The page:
The embryonic stem cell protocol requires that the patient be injected within 7-14 days after the injury, because a previous lab rat study showed the embryonic stem cells were not effective beyond that time. The cells that are injected (termed oligodendrocyte precursors) are derived from embryonic stem cells in a way that scientists hope will limit the cells’ ability to grow and specialize. Normally, embryonic stem cells tend to grow without limitations, producing tumors.
“The first recipient receiving the injection of oligodendrocyte progenitor cells more than six months ago has not experienced any serious adverse events attributed to the stem cell transplant to date. It remains too early in the trial to determine improvement in neuromuscular control or sensation.”
Indeed, it is too early to tell whether the first patient will have problems in this safety trial, but Geron has committed to following these patients for 15 years because of the significant risk of tumor development. And it may never be possible to know whether any improvement noted is due to the injected cells. The design of the experiment, injecting within the first two weeks after injury, leaves open the fact that a significant number of suich patients show some spontaneous improvement within the first year after injury.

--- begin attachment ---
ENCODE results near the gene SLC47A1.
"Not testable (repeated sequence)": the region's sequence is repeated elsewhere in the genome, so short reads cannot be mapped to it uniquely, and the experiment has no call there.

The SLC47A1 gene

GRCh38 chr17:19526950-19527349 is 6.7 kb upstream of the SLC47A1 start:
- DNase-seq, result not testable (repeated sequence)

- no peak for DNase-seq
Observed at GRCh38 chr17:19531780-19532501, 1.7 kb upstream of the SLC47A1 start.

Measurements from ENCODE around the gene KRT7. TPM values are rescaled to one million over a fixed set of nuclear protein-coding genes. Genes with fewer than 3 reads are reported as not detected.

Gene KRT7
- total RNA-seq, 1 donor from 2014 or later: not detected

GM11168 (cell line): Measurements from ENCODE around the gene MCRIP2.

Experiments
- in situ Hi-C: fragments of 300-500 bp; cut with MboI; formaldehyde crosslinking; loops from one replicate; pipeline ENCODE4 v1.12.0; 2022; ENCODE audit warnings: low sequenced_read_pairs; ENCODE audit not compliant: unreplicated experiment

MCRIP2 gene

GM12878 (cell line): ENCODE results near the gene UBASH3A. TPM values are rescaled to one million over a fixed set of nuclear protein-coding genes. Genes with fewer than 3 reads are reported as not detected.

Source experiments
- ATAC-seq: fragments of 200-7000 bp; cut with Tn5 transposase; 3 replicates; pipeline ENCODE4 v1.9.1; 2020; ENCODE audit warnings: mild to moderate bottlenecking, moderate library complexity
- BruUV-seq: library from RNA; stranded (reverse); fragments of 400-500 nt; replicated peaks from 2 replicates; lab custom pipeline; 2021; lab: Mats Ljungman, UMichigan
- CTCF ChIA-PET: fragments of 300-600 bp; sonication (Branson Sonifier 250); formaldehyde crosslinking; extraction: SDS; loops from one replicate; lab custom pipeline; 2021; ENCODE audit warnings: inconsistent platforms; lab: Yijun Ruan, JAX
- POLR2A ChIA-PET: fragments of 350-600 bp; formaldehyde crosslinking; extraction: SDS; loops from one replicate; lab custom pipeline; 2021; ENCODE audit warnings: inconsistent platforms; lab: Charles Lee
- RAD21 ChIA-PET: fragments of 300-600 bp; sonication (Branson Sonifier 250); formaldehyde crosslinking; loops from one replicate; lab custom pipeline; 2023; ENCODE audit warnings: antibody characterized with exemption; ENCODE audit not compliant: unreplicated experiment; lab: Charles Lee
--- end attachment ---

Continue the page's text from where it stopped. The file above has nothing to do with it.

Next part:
Meanwhile, ethical and successful adult stem cells continue to help patients with spinal cord injury improve, even years after injury. Adult stem cells are helping thousands of patients with dozens of different conditions every year. Adult stem cells save lives and improve health now.